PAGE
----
8. Taste and decide if you like it – you may want to add more sugar or vinegar at this stage.
  9. Go fishing: remove the bouquet garni and any other big bits and pieces (like the rosemary) and then blend until smooth with a hand blender.
  10. Bottle while it’s hot, in sterilised jars, as if you were making jam.

Winchester City Mill

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A little bit of history

A little bit of history

There’s no denying that when you live in a place you often don’t make an effort to visit many of its attractions, probably because you think that there will always be another opportunity to do so.  This was definitely the case with the Winchester City Mill, which I have passed many times en route to the various  drinking and eating establishments located in that part of town, but never actually entered. Until I was given a National Trust membership card for my birthday (I’m only 31, but you’re never too young to appreciate a bit of heritage, right Mum?)

And what a lovely experience it was too.

Bread. Freshly baked bread. And butter. Is any food more primal? The smell alone is enough to make the most steadfastly ‘functional-eater’ drool with anticipation as they imagine the golden pat gently melting, dripping slowly over the soft, fluffy centre towards the brown, crusty outer. You can tell that I haven’t had dinner yet. The point being that bread has been – still is – so vital to our human history that an historic mill is a fascinating place to visit, especially when set up as well as it is in Winchester, and staffed with such enthusiastic volunteers.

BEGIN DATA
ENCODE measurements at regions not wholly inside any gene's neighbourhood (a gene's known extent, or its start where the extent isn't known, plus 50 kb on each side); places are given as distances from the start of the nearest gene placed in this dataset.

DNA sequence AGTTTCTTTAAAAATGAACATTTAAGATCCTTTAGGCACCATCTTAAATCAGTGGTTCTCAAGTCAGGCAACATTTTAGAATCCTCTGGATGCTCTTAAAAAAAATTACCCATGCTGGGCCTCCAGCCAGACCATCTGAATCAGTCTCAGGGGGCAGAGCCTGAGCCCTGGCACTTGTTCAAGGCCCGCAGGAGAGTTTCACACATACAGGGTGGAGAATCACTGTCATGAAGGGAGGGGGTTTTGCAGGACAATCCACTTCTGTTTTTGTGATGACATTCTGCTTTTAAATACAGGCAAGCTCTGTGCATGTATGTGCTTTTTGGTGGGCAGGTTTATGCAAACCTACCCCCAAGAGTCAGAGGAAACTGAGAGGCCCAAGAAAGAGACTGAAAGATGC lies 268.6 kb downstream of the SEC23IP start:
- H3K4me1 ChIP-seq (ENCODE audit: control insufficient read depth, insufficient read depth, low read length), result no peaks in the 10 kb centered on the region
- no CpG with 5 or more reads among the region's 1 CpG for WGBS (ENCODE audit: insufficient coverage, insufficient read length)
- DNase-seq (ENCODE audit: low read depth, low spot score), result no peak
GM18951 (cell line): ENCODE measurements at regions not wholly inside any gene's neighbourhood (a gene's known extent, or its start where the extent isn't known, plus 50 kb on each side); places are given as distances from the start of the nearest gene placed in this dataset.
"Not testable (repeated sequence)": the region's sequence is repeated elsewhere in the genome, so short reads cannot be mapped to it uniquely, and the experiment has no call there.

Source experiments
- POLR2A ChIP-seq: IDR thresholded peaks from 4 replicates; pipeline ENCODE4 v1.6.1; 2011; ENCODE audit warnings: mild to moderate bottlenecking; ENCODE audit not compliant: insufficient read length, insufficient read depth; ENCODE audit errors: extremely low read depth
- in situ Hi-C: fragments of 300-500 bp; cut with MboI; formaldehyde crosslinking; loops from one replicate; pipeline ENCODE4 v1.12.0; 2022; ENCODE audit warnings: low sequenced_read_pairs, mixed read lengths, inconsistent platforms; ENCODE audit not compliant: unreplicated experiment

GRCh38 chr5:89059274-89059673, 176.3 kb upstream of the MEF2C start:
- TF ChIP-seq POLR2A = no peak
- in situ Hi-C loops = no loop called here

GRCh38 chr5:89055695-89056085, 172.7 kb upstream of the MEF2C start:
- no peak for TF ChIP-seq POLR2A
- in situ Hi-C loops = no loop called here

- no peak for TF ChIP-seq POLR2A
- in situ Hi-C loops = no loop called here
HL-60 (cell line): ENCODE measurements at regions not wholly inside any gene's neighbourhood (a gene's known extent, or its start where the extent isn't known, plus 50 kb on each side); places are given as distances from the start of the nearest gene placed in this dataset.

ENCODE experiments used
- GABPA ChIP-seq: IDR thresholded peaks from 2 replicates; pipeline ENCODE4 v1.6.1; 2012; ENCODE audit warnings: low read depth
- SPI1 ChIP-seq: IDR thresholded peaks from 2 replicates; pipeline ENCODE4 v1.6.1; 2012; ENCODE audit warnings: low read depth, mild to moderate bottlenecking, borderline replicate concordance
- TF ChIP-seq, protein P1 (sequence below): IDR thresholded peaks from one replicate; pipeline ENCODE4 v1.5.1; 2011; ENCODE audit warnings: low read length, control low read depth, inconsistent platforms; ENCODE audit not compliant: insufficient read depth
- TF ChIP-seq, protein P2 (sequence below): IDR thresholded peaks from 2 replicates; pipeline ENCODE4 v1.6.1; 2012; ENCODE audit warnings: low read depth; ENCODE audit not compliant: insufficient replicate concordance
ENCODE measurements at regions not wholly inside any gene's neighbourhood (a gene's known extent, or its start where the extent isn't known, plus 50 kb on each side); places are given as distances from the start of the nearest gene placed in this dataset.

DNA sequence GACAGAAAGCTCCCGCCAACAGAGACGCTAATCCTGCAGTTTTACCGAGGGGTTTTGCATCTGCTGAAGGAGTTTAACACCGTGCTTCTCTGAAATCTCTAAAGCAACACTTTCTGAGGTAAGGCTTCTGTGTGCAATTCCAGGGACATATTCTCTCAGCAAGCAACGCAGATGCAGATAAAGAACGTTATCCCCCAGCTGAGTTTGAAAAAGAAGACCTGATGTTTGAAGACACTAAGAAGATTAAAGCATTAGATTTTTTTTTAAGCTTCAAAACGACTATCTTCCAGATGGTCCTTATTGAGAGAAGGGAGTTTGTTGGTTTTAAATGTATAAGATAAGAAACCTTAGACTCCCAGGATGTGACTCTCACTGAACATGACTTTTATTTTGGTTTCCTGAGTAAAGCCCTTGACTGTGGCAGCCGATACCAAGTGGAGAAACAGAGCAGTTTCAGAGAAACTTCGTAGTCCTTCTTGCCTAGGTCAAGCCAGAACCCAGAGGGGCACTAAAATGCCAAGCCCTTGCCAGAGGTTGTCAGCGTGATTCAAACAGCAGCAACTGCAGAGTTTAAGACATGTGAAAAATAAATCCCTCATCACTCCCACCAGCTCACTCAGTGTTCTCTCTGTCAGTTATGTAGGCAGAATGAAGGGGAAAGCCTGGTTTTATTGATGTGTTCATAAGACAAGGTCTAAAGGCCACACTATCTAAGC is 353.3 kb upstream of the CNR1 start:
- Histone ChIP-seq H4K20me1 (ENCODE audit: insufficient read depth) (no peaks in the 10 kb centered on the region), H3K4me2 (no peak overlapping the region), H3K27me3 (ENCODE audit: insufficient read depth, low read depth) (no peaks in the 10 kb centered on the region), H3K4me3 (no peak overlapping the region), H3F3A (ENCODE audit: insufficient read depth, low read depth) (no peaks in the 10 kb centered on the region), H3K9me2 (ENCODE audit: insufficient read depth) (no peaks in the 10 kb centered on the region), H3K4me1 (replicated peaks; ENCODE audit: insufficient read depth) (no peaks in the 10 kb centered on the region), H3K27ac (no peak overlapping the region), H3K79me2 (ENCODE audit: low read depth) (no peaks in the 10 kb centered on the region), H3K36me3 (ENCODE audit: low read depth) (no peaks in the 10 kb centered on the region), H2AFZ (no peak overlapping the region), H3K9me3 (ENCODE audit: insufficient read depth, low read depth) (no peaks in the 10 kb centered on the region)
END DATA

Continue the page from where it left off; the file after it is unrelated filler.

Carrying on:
On the day we went the mill was in action, the huge stones grinding the grain to make the flour that was being packed up and lugged about the place, and that really added to the atmosphere. Downstairs you can stand right by the giant wheel as it churns up the River Itchen with strong, powerful turns. You’d be forgiven for thinking that it’s the

Here it is - the fruits of their labour. And infinitesimally better for you that the white stuff from Tesco.

Here it is – the fruits of their labour. And infinitesimally better for you that the white stuff from Tesco (*don’t sure me, I am not a professional)

mill wheel itself that controls the flow of the river, not the other way around, until you notice how strong the rapids are, moving below your feet under the metal bridge. Exhilarating.

It’s one of the oldest surviving examples of a working urban cornmill, and we are actually rather lucky to have it on our doorstep. Although nowadays the Winchester City Mill is mainly for eduction, they do produce between 15-20 tonnes of flour each year, most of which ends up in National Trust shops and restaurants, with the rest going to local businesses and bakers – you can even buy some flour for yourself (without paying the entry fee, I should add).